Role of social sanctions

Social norms are supported by the expectation that violations will be punished

Social norms are supported by sanctions for violation of these norms. Norms rely on sanctions for their existence because, without punishment for violation, a norm is unlikely to exist[11]. For a social norm to be sustainable, it must provide suitable incentives and disincentives for its observation. This requires deviators from the desired behaviour to be sanctioned, and for a person who fails to sanction to in turn be sanctioned[12]. Norms are enforced due to the expectation that violations of the behavioural standard will be punished[8]. The expectation of sanctioning is essential to the maintenance of social norms.

Sanctioning may involve “second parties” who are directly affected by the normative deviance and may also involve “third parties” who are not directly affected[8]. It is these third-party sanctions that are considered the essence of social norms[3].

Social norms at different levels of analysis

Each social grouping develops its own distinct, although related, social norms

Social norms are complex multi-level phenomena that operate concurrently in multiple and overlapping social groupings at different levels of social organisation. From broad society-wide norms at the macro level, to norms that are more relevant to specific socio-cultural groupings at the meso level, to norms that develop in specific social groupings such as organisations, families, and interest groupings at the micro level. Norms are relevant at different levels of analysis simultaneously. Macro-level normative standards of action are broadly relevant and widely applicable, thus influencing the nature of the norms of social groupings. Norms form through social interaction in the context of a social grouping, within the context of macro-level norms[13].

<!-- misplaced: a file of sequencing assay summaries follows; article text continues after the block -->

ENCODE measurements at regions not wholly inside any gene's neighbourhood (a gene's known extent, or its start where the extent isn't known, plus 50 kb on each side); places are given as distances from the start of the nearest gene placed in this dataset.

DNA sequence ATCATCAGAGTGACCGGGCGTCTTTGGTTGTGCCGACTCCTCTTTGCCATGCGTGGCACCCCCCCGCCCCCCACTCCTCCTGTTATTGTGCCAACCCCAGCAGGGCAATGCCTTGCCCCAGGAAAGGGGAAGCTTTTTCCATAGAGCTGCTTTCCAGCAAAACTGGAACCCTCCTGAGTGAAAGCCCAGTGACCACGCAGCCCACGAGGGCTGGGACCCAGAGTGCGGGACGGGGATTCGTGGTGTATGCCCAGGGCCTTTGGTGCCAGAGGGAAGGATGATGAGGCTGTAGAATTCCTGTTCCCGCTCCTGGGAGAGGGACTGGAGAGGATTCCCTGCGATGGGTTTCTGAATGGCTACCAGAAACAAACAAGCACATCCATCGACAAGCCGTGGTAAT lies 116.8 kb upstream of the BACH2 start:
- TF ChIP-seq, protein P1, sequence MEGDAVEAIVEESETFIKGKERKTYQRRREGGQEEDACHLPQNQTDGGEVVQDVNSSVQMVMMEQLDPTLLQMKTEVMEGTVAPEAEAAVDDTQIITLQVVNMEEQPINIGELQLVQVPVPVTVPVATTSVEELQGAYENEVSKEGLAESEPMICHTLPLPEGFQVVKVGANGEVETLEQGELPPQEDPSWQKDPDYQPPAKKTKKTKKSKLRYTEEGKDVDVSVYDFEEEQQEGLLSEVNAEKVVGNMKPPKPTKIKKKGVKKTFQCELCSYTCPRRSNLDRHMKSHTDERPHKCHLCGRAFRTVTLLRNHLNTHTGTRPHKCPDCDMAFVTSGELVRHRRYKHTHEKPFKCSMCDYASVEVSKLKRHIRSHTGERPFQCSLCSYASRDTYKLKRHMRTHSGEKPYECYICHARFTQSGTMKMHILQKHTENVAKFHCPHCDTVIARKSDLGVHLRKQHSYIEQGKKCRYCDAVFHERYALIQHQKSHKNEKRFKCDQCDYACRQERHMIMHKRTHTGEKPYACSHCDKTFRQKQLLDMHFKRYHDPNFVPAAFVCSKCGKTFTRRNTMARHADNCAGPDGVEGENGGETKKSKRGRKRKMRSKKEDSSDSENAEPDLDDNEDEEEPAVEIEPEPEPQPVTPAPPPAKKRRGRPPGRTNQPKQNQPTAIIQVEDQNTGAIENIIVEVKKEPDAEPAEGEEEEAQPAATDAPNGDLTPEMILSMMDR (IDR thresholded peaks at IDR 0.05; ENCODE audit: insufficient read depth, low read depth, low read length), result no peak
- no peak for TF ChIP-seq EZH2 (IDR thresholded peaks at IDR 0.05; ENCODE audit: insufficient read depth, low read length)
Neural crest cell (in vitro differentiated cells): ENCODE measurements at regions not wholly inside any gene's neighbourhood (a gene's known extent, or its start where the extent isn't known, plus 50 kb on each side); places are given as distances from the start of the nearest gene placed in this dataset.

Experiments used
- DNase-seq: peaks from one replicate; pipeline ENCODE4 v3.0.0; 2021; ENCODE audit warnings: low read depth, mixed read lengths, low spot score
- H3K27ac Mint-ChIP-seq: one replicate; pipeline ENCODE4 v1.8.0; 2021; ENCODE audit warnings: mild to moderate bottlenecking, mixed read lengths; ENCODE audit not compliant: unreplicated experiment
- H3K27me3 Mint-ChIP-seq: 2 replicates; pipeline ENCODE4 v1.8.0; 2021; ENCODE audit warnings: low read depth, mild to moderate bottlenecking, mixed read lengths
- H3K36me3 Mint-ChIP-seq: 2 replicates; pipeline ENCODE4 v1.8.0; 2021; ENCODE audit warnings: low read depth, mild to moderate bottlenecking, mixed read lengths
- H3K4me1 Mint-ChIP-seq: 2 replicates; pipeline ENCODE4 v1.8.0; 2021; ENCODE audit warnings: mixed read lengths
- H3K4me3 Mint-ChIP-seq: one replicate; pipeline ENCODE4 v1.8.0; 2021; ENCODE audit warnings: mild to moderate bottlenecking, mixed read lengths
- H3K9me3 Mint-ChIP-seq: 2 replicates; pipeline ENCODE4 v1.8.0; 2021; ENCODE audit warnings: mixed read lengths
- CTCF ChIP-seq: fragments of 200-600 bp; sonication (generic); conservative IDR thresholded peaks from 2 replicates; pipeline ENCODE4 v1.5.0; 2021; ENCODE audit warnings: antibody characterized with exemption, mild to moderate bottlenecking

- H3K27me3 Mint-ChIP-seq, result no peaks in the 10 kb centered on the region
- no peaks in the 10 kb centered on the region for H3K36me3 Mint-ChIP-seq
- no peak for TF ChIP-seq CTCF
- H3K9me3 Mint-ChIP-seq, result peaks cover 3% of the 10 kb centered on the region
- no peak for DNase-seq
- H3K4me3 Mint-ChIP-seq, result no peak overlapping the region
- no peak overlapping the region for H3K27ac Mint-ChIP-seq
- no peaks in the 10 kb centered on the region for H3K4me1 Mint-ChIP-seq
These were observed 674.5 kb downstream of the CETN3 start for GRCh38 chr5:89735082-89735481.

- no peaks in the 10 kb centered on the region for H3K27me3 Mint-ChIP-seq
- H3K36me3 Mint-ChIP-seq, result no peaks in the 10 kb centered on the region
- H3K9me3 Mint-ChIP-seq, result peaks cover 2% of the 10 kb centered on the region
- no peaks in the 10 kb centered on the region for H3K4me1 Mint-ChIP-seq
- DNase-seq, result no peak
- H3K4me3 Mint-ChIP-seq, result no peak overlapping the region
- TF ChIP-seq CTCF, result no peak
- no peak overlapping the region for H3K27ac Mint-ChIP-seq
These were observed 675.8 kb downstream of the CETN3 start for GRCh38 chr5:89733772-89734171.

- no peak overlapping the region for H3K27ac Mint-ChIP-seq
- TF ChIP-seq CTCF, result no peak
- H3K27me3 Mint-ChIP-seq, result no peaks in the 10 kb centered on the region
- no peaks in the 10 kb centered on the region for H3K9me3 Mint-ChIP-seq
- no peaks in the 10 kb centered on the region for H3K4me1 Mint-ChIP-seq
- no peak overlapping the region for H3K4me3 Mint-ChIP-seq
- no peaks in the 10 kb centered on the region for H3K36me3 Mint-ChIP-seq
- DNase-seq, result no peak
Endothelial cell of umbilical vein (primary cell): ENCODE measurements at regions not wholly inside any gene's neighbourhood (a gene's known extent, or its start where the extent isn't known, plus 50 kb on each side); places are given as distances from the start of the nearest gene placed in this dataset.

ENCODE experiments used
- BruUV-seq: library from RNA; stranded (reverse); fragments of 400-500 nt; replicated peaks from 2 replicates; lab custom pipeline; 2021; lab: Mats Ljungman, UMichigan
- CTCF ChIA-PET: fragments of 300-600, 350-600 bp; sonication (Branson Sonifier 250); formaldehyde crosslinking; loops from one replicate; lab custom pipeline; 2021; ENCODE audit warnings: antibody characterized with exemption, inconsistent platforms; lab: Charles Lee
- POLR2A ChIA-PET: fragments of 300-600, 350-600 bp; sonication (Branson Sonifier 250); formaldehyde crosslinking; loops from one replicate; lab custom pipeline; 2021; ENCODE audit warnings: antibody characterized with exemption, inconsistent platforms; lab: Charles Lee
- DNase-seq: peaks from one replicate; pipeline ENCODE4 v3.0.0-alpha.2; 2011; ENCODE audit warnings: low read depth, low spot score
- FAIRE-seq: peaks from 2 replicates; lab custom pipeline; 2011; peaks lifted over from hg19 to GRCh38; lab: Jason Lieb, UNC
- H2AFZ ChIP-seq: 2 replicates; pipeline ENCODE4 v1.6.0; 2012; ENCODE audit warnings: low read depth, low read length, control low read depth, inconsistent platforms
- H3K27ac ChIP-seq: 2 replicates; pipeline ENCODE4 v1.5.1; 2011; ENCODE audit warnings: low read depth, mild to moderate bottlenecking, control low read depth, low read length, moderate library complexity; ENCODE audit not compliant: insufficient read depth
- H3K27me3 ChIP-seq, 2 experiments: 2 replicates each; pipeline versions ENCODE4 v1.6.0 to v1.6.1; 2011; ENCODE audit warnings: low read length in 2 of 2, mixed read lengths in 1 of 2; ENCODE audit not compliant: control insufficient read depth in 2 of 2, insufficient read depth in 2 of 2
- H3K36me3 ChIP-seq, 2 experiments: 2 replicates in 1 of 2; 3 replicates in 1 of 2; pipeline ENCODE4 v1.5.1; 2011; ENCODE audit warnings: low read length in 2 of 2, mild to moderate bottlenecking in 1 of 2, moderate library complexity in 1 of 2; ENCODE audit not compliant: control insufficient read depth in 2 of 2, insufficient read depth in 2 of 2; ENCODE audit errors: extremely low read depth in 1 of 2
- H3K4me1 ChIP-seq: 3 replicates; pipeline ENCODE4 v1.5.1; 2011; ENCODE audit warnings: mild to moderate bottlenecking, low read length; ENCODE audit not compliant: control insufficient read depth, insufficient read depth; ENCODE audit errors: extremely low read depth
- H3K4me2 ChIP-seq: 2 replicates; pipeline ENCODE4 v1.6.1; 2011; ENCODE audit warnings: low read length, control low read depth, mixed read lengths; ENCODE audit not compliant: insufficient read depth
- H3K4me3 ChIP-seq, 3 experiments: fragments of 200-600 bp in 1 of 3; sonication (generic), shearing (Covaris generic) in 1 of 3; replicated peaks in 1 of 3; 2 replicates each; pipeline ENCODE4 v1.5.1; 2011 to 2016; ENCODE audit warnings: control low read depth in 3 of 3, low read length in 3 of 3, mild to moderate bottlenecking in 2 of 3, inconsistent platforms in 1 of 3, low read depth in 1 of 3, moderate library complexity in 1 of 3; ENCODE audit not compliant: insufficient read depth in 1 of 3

Social norms and social capital

Social norms are a vital aspect of social capital